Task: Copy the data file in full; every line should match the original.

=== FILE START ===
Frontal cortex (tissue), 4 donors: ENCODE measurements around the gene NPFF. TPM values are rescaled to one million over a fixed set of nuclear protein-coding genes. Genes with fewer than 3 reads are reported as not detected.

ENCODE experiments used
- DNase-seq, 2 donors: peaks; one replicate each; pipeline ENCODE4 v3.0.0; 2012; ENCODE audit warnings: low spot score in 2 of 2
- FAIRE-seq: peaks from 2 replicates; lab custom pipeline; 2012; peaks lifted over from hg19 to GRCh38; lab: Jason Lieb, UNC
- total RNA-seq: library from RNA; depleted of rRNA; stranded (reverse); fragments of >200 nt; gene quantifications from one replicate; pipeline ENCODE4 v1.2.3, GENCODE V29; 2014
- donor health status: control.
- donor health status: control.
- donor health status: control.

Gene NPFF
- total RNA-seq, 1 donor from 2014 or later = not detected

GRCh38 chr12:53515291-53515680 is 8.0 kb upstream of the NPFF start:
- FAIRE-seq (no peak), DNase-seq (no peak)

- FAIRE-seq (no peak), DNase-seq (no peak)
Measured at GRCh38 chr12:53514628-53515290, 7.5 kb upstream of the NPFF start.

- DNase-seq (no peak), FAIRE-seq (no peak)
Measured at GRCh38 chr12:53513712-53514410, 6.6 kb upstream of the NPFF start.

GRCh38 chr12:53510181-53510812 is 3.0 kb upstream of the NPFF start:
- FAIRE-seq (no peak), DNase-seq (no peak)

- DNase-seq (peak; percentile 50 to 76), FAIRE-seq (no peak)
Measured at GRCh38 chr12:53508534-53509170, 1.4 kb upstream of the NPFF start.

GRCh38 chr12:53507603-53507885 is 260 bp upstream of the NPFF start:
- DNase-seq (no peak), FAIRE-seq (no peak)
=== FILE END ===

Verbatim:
Frontal cortex (tissue), 4 donors: ENCODE measurements around the gene NPFF. TPM values are rescaled to one million over a fixed set of nuclear protein-coding genes. Genes with fewer than 3 reads are reported as not detected.

ENCODE experiments used
- DNase-seq, 2 donors: peaks; one replicate each; pipeline ENCODE4 v3.0.0; 2012; ENCODE audit warnings: low spot score in 2 of 2
- FAIRE-seq: peaks from 2 replicates; lab custom pipeline; 2012; peaks lifted over from hg19 to GRCh38; lab: Jason Lieb, UNC
- total RNA-seq: library from RNA; depleted of rRNA; stranded (reverse); fragments of >200 nt; gene quantifications from one replicate; pipeline ENCODE4 v1.2.3, GENCODE V29; 2014
- donor health status: control.
- donor health status: control.
- donor health status: control.

Gene NPFF
- total RNA-seq, 1 donor from 2014 or later = not detected

GRCh38 chr12:53515291-53515680 is 8.0 kb upstream of the NPFF start:
- FAIRE-seq (no peak), DNase-seq (no peak)

- FAIRE-seq (no peak), DNase-seq (no peak)
Measured at GRCh38 chr12:53514628-53515290, 7.5 kb upstream of the NPFF start.

- DNase-seq (no peak), FAIRE-seq (no peak)
Measured at GRCh38 chr12:53513712-53514410, 6.6 kb upstream of the NPFF start.

GRCh38 chr12:53510181-53510812 is 3.0 kb upstream of the NPFF start:
- FAIRE-seq (no peak), DNase-seq (no peak)

- DNase-seq (peak; percentile 50 to 76), FAIRE-seq (no peak)
Measured at GRCh38 chr12:53508534-53509170, 1.4 kb upstream of the NPFF start.

GRCh38 chr12:53507603-53507885 is 260 bp upstream of the NPFF start:
- DNase-seq (no peak), FAIRE-seq (no peak)